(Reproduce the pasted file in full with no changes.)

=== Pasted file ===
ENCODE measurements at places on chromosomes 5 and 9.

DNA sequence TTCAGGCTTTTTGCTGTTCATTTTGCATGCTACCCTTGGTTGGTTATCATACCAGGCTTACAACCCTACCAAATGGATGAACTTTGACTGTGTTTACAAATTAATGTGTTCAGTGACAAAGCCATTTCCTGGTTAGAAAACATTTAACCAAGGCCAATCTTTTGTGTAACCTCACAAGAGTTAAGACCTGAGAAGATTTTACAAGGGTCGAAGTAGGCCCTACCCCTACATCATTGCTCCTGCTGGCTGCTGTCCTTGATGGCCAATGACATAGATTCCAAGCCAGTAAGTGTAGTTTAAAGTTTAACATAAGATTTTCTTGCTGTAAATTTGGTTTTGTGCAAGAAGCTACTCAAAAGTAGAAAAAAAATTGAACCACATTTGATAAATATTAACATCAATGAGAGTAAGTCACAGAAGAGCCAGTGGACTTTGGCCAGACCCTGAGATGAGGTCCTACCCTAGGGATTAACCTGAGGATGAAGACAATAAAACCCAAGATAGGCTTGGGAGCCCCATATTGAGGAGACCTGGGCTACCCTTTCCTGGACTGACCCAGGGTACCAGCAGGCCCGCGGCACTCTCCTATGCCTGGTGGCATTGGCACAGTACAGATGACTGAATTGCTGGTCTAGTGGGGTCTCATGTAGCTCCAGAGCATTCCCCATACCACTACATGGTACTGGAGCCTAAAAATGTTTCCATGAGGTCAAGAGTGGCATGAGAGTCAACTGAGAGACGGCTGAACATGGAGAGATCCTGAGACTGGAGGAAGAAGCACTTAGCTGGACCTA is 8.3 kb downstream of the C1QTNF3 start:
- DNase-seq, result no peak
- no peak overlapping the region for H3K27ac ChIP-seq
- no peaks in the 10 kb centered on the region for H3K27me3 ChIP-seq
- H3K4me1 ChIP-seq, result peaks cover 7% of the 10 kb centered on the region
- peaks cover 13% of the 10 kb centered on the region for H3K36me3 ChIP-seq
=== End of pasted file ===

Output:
ENCODE measurements at places on chromosomes 5 and 9.

DNA sequence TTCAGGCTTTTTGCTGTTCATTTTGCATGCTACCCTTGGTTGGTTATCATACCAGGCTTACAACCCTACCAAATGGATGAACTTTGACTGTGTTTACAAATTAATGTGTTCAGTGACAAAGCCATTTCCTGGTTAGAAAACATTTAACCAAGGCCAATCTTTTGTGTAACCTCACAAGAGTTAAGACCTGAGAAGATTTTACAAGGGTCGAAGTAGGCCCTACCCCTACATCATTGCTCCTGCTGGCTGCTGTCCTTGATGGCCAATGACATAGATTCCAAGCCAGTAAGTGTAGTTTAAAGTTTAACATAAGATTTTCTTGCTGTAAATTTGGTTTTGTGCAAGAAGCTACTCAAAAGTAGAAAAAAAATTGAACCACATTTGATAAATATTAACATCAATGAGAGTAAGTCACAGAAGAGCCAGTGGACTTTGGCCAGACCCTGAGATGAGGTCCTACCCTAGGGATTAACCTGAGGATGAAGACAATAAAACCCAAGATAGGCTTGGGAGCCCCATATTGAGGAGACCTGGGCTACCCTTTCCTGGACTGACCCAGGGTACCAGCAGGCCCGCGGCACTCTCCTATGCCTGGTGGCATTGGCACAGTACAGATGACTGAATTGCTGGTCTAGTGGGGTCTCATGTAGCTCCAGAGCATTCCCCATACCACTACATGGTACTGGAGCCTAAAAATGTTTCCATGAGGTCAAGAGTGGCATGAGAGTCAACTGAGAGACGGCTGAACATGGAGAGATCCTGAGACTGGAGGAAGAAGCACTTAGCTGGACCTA is 8.3 kb downstream of the C1QTNF3 start:
- DNase-seq, result no peak
- no peak overlapping the region for H3K27ac ChIP-seq
- no peaks in the 10 kb centered on the region for H3K27me3 ChIP-seq
- H3K4me1 ChIP-seq, result peaks cover 7% of the 10 kb centered on the region
- peaks cover 13% of the 10 kb centered on the region for H3K36me3 ChIP-seq